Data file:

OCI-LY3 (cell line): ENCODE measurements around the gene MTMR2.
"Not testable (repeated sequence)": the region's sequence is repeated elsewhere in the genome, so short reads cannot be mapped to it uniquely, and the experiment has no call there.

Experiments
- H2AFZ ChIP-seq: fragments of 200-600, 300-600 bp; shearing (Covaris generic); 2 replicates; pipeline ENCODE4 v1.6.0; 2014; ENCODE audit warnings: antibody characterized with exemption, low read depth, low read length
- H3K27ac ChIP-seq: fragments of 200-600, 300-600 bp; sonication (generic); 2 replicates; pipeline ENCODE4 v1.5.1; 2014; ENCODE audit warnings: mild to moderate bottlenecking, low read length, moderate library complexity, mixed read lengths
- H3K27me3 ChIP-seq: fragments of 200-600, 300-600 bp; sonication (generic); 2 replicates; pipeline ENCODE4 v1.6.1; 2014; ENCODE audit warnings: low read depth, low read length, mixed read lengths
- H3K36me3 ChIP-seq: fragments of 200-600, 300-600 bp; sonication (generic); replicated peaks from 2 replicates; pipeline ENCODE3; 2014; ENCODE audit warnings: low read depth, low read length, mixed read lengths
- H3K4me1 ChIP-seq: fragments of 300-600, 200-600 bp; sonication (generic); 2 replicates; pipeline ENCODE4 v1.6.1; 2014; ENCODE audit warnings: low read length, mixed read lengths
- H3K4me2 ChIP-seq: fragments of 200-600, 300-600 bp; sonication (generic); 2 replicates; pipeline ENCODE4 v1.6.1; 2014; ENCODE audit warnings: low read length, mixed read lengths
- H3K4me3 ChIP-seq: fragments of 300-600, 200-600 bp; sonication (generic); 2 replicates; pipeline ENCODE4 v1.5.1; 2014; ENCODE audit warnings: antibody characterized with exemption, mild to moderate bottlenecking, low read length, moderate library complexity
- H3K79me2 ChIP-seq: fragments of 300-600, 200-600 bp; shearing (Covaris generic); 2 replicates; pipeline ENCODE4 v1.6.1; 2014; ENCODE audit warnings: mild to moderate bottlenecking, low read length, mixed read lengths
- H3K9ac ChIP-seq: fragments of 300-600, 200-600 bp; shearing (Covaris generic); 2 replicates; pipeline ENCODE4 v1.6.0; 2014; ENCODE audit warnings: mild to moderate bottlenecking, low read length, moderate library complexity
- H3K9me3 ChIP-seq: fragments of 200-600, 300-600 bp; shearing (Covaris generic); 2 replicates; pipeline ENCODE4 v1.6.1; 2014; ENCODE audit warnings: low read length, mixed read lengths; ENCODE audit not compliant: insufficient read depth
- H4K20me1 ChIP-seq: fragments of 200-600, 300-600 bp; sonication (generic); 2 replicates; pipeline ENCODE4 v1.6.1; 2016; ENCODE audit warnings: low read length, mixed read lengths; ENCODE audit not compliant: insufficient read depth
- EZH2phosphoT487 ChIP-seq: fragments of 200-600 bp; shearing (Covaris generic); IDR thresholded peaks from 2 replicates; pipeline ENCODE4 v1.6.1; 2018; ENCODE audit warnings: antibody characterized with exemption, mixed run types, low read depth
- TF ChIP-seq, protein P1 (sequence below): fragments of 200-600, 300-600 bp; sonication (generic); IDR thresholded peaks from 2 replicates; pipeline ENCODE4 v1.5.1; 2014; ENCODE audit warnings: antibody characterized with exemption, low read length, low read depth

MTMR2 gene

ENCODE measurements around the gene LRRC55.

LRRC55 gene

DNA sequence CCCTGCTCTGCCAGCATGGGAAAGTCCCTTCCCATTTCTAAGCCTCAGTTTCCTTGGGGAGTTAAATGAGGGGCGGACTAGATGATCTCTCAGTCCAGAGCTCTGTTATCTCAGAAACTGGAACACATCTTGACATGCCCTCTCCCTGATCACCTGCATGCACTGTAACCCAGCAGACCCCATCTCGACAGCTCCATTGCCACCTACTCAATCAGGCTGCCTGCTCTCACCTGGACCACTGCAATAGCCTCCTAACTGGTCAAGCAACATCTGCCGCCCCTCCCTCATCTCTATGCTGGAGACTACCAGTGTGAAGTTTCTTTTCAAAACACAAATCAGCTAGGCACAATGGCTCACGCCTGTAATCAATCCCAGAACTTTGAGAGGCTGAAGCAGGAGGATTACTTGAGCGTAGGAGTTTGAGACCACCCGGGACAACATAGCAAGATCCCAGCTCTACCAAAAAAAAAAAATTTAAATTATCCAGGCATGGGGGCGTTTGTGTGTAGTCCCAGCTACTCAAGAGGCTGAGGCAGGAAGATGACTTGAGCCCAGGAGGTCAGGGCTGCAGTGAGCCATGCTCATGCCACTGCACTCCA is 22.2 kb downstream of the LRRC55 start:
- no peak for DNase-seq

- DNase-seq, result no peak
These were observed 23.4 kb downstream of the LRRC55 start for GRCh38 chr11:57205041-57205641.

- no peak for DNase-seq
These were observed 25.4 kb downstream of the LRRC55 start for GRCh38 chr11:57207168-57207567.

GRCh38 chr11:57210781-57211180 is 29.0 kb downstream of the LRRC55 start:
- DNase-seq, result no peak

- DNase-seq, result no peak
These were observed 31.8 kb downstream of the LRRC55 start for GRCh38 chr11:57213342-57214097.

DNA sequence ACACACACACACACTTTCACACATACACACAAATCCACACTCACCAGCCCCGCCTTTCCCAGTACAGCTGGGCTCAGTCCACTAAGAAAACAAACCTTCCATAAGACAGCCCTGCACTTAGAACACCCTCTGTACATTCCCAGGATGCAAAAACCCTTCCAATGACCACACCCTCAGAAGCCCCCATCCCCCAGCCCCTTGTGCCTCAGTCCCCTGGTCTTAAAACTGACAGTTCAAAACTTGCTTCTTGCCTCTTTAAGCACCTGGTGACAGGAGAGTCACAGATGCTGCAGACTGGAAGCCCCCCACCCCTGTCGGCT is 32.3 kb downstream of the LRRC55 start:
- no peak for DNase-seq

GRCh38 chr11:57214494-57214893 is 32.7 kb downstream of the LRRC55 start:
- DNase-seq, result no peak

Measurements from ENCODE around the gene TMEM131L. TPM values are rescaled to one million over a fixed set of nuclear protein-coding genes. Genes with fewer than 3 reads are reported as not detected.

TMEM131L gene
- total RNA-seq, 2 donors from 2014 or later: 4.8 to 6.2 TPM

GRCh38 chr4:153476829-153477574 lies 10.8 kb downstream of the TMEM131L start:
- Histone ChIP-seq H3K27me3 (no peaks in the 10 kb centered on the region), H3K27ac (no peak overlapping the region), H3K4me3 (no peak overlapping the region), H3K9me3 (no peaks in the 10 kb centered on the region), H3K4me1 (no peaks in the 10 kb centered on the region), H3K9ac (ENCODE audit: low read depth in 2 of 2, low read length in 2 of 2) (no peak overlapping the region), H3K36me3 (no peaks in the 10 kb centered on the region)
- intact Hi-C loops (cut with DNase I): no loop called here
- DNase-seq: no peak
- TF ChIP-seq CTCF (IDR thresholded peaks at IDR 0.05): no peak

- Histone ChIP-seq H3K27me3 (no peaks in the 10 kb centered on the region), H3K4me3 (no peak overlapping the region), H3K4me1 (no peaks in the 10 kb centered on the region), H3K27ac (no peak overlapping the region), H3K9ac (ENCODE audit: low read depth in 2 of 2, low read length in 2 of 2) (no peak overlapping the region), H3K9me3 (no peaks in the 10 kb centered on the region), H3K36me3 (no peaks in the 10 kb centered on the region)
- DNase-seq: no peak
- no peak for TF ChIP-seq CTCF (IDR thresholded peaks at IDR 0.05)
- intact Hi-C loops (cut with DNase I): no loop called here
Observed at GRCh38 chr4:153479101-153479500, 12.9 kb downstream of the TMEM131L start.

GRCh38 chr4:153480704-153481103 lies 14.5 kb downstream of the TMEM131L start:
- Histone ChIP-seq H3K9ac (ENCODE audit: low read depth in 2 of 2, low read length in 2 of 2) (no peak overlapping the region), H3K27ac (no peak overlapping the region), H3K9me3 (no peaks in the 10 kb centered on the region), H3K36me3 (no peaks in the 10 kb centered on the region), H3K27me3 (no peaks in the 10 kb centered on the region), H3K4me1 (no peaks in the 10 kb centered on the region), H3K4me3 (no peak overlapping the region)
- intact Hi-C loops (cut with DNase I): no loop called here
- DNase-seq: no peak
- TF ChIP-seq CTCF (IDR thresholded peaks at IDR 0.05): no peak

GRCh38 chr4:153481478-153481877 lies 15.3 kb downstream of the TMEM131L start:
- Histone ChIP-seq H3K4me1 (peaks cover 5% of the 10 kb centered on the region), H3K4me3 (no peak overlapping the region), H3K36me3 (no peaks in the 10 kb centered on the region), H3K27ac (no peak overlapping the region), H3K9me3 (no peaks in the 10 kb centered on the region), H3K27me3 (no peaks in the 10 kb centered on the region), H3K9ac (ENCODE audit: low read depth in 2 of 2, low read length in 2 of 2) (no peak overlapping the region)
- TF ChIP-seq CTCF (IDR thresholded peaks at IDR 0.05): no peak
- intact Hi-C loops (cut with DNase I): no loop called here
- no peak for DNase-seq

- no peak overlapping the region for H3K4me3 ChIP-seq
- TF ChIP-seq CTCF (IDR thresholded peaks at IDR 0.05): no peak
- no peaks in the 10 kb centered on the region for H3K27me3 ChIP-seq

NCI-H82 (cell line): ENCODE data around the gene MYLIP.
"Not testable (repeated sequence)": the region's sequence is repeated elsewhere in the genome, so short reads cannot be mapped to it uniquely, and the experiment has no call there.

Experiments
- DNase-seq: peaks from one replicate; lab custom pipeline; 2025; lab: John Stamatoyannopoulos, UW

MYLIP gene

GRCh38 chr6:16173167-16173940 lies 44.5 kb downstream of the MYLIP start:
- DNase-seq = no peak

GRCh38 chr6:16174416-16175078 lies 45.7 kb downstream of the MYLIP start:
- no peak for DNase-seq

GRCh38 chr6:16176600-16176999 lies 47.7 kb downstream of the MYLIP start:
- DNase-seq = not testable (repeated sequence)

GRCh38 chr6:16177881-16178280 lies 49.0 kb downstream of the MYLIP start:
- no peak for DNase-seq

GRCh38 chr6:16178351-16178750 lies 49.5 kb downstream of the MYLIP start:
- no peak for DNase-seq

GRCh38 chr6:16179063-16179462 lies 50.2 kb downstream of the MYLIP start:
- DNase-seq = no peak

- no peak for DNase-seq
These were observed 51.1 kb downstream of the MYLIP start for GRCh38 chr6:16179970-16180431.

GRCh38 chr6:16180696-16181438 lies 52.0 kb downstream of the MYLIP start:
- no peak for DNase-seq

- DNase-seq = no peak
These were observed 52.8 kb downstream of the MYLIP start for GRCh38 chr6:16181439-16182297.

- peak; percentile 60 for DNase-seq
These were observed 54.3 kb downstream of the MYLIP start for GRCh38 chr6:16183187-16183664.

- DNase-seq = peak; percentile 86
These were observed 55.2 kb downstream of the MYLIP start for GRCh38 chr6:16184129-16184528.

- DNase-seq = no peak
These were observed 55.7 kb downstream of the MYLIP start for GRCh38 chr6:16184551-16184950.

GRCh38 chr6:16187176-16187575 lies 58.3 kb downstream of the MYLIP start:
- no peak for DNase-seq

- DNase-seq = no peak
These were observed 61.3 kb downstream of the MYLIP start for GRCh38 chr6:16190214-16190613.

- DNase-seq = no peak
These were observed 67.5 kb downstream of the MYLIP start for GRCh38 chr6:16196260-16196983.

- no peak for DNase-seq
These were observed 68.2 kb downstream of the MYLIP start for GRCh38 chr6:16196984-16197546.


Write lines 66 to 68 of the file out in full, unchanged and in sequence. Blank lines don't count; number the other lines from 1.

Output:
- DNase-seq = no peak

GRCh38 chr6:16174416-16175078 lies 45.7 kb downstream of the MYLIP start:
- no peak for DNase-seq